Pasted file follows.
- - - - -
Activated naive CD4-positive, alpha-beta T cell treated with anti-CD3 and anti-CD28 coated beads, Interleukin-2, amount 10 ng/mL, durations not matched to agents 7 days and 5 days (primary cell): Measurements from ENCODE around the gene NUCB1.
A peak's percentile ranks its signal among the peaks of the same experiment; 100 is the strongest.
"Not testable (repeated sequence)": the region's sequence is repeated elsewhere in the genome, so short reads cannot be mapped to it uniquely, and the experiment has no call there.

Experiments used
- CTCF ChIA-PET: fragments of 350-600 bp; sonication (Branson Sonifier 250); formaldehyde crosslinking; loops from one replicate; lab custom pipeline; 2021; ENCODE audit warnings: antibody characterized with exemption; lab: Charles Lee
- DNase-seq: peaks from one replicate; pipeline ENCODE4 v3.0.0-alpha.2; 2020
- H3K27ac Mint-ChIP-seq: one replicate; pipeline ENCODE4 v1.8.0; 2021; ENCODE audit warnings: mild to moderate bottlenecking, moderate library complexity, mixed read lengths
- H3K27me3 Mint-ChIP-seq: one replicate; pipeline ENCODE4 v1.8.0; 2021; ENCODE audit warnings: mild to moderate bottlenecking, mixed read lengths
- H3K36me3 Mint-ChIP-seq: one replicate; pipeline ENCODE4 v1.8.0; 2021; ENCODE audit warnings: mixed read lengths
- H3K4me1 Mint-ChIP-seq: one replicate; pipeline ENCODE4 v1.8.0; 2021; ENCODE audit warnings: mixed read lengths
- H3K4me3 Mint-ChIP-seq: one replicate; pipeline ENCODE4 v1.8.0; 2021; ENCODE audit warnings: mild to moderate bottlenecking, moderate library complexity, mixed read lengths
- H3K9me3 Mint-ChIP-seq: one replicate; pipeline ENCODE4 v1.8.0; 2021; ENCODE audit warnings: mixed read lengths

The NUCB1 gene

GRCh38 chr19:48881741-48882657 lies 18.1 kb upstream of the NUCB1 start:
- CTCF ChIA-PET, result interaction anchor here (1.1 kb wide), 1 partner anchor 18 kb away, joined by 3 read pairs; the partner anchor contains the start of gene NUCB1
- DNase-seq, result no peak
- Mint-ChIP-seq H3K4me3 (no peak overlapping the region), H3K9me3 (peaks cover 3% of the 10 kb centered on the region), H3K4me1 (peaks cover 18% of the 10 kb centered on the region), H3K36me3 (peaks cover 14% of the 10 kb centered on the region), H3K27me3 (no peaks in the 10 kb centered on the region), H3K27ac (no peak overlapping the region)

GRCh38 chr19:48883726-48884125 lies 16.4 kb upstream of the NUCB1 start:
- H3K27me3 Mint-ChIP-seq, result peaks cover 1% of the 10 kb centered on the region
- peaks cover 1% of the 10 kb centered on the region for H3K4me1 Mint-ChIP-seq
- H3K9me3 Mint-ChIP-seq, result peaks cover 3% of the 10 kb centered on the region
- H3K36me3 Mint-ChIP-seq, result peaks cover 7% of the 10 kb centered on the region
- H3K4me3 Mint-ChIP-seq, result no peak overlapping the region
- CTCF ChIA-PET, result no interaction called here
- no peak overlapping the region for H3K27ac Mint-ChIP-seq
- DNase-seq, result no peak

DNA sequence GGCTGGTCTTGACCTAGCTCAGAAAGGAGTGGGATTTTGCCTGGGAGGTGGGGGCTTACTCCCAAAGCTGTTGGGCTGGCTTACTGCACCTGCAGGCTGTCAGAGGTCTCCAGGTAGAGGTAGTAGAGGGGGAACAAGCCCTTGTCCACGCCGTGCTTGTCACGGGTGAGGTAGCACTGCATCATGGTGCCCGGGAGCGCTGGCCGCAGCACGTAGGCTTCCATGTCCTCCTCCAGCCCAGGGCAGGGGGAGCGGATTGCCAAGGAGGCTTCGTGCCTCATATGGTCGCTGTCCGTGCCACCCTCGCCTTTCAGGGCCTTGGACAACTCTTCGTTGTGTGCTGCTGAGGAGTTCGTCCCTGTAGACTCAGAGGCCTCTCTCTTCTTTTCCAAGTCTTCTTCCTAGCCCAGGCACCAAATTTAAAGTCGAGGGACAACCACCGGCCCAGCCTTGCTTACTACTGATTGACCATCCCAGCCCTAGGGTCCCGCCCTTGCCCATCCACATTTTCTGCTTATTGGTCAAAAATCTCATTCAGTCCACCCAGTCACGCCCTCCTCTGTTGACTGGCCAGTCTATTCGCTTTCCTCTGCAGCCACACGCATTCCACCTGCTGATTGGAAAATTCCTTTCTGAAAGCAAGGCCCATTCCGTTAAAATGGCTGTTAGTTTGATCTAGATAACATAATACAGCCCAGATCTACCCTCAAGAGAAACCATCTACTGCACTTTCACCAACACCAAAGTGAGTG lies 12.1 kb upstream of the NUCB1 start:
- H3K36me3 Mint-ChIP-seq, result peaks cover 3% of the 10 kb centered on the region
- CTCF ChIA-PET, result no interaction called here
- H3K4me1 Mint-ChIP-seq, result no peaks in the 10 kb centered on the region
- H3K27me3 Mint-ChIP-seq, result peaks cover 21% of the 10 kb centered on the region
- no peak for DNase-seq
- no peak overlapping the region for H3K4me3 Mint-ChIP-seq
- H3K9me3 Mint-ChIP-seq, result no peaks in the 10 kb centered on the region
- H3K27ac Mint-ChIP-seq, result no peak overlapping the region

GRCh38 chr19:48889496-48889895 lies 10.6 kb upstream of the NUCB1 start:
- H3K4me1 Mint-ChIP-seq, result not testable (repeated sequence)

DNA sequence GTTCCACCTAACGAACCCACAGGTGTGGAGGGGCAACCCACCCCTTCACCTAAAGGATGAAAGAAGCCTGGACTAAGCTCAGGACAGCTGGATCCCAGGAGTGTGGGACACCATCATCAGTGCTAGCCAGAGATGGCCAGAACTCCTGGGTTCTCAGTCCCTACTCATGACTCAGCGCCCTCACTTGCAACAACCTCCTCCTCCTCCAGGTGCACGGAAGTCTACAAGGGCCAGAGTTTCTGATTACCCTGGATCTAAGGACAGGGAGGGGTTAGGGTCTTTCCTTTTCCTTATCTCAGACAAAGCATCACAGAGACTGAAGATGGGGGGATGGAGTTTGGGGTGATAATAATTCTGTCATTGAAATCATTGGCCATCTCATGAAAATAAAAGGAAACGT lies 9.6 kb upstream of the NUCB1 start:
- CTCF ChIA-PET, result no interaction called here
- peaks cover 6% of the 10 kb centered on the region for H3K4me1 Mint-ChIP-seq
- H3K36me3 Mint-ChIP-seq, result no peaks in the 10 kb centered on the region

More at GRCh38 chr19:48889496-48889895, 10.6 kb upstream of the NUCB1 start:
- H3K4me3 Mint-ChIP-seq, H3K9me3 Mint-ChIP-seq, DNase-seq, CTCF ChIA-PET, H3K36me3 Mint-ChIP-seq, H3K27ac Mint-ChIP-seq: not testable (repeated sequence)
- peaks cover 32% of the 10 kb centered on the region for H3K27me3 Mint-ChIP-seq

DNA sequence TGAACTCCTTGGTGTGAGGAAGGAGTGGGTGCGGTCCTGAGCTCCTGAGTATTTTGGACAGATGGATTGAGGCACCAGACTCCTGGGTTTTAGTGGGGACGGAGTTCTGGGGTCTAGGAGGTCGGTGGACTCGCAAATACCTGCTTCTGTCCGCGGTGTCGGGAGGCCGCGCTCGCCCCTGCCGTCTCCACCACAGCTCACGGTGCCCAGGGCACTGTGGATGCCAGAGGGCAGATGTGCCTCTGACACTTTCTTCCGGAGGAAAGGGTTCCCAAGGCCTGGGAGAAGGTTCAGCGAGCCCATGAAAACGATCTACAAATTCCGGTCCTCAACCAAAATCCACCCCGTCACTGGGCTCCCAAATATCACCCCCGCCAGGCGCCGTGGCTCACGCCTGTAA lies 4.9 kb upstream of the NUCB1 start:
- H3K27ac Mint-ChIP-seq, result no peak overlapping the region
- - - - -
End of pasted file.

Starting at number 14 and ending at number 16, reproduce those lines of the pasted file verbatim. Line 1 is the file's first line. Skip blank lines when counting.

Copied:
GRCh38 chr19:48881741-48882657 lies 18.1 kb upstream of the NUCB1 start:
- CTCF ChIA-PET, result interaction anchor here (1.1 kb wide), 1 partner anchor 18 kb away, joined by 3 read pairs; the partner anchor contains the start of gene NUCB1
- DNase-seq, result no peak